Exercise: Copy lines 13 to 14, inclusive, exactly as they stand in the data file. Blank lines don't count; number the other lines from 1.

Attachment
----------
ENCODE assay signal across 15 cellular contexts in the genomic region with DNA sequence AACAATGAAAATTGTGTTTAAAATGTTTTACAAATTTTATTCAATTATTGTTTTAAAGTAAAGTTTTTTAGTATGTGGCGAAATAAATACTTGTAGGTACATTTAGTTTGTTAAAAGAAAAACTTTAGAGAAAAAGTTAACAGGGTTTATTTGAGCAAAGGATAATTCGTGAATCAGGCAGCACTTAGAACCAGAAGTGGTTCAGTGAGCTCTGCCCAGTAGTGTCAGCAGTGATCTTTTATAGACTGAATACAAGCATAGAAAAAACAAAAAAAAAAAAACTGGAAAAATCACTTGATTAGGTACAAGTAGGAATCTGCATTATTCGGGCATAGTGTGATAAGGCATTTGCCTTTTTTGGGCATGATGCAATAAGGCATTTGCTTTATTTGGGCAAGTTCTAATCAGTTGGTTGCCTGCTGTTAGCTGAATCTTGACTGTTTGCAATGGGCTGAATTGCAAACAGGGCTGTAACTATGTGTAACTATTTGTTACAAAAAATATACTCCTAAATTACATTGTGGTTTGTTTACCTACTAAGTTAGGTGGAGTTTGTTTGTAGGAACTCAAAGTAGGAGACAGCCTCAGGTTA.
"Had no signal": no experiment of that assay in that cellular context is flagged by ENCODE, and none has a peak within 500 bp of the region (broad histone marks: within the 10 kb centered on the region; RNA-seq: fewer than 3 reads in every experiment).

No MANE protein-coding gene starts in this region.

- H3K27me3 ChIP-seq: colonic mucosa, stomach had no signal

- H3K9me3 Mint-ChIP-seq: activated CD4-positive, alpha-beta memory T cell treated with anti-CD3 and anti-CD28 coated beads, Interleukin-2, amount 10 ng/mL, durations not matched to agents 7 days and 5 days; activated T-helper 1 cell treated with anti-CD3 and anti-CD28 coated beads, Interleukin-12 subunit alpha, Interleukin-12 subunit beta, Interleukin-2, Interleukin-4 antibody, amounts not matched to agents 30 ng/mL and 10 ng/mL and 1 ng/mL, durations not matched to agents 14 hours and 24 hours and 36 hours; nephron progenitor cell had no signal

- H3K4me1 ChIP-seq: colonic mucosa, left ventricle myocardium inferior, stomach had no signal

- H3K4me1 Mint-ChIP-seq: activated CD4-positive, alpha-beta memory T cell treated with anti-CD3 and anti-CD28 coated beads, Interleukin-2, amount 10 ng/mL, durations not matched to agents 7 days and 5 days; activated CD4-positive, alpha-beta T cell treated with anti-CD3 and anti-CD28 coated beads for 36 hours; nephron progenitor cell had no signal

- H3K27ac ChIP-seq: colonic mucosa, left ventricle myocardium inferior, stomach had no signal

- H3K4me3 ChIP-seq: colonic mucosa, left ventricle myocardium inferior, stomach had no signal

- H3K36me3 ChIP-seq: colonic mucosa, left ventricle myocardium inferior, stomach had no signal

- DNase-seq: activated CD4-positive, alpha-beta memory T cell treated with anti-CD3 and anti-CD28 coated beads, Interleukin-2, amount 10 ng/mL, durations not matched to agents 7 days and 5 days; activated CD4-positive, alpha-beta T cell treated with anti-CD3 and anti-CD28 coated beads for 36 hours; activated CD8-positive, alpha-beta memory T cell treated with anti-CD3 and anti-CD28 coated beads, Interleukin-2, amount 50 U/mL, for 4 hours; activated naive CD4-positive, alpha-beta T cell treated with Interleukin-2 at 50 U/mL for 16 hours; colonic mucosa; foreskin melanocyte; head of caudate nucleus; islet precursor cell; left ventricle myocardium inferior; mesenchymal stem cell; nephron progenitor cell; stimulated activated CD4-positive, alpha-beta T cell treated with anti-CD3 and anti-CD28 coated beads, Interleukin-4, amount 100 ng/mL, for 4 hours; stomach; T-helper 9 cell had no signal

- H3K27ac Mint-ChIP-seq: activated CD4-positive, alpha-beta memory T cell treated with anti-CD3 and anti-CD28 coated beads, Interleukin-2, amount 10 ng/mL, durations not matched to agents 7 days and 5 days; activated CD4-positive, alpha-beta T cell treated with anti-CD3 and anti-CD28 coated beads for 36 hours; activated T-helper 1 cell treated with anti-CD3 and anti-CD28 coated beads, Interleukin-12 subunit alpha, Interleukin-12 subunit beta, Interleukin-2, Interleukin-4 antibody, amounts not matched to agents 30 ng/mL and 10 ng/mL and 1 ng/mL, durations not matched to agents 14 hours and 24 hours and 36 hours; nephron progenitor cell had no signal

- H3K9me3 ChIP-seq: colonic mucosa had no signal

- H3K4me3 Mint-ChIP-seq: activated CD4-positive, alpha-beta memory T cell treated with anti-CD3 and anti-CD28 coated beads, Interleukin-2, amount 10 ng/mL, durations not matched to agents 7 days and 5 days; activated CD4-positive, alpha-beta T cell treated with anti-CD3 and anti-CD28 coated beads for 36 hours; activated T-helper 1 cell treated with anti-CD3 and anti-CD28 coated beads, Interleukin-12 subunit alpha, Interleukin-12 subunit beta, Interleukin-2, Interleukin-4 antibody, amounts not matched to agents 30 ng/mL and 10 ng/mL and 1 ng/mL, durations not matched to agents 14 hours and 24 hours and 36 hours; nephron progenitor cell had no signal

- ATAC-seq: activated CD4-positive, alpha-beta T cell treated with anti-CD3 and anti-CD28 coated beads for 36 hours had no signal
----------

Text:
- H3K9me3 ChIP-seq: colonic mucosa had no signal

- H3K4me3 Mint-ChIP-seq: activated CD4-positive, alpha-beta memory T cell treated with anti-CD3 and anti-CD28 coated beads, Interleukin-2, amount 10 ng/mL, durations not matched to agents 7 days and 5 days; activated CD4-positive, alpha-beta T cell treated with anti-CD3 and anti-CD28 coated beads for 36 hours; activated T-helper 1 cell treated with anti-CD3 and anti-CD28 coated beads, Interleukin-12 subunit alpha, Interleukin-12 subunit beta, Interleukin-2, Interleukin-4 antibody, amounts not matched to agents 30 ng/mL and 10 ng/mL and 1 ng/mL, durations not matched to agents 14 hours and 24 hours and 36 hours; nephron progenitor cell had no signal